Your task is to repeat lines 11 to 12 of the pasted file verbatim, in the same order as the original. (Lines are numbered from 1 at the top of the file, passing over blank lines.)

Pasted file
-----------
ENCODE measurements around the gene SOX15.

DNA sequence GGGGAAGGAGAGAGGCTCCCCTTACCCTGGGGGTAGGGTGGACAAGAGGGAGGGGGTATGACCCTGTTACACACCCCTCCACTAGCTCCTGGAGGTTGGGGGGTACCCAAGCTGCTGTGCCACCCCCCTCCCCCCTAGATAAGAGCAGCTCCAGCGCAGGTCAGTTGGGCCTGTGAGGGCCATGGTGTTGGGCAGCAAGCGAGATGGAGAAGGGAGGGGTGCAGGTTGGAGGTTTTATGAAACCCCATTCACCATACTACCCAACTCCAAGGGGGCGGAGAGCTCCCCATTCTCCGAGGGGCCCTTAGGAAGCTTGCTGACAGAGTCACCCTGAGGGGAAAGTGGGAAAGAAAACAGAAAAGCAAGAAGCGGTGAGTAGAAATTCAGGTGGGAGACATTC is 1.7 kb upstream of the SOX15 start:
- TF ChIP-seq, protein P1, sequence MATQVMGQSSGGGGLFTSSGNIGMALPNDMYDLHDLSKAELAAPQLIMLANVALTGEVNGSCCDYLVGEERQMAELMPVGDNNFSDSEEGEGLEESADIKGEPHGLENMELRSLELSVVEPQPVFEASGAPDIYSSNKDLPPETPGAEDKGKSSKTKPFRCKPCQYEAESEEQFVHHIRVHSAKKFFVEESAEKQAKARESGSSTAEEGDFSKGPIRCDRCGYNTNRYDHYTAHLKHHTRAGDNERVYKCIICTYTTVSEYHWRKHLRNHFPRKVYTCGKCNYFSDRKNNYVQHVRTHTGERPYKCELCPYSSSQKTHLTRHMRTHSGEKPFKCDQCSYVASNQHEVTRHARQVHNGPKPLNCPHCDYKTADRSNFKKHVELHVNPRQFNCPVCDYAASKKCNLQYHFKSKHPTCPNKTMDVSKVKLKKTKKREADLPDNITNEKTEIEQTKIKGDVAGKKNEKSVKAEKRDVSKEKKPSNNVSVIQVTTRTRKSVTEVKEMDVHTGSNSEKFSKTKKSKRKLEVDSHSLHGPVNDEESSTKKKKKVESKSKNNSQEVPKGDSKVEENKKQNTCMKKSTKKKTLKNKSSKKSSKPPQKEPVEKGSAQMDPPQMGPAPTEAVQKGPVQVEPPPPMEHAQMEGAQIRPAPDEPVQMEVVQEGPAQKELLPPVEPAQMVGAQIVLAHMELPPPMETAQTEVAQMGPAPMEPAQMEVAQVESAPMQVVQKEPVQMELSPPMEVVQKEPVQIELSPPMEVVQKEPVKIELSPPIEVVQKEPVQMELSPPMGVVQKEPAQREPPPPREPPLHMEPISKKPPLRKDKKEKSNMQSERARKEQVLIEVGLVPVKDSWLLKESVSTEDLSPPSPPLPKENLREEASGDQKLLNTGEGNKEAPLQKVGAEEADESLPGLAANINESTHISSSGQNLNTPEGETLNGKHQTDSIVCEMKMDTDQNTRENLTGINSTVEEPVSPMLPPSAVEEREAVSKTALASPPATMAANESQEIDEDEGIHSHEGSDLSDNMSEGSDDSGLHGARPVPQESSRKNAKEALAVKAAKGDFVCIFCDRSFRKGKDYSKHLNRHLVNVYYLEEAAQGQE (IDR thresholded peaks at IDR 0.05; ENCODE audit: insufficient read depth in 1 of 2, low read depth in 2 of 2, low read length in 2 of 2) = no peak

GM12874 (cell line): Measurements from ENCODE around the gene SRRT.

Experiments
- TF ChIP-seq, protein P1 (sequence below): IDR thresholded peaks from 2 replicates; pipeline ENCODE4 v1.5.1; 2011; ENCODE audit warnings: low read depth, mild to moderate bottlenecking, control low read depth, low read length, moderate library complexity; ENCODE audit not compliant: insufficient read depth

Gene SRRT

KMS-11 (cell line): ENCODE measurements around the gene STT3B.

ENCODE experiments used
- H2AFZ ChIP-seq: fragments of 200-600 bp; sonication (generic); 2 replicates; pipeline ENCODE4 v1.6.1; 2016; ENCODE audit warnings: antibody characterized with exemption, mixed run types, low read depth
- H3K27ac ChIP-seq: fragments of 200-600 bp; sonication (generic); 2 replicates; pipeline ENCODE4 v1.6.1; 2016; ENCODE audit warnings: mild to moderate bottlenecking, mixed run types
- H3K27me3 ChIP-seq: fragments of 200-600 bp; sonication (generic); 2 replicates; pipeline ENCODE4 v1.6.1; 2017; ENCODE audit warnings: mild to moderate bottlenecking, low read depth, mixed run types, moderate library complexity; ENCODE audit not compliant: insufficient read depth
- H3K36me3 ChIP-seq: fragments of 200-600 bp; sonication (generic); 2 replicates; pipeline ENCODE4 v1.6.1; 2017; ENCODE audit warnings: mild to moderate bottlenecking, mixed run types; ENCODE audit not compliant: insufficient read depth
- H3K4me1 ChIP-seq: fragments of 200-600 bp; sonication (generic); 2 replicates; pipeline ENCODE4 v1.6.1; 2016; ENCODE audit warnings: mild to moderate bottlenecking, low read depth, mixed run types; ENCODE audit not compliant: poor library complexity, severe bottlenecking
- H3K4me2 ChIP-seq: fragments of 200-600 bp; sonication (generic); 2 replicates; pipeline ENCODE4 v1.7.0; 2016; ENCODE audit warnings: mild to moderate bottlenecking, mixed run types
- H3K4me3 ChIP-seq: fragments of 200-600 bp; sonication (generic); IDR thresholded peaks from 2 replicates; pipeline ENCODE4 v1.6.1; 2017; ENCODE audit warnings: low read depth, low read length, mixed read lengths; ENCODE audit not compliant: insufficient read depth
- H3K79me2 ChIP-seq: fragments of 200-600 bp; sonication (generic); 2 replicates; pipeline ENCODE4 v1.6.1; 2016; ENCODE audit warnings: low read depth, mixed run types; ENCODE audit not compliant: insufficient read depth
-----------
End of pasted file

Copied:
- H3K27ac ChIP-seq: fragments of 200-600 bp; sonication (generic); 2 replicates; pipeline ENCODE4 v1.6.1; 2016; ENCODE audit warnings: mild to moderate bottlenecking, mixed run types
- H3K27me3 ChIP-seq: fragments of 200-600 bp; sonication (generic); 2 replicates; pipeline ENCODE4 v1.6.1; 2017; ENCODE audit warnings: mild to moderate bottlenecking, low read depth, mixed run types, moderate library complexity; ENCODE audit not compliant: insufficient read depth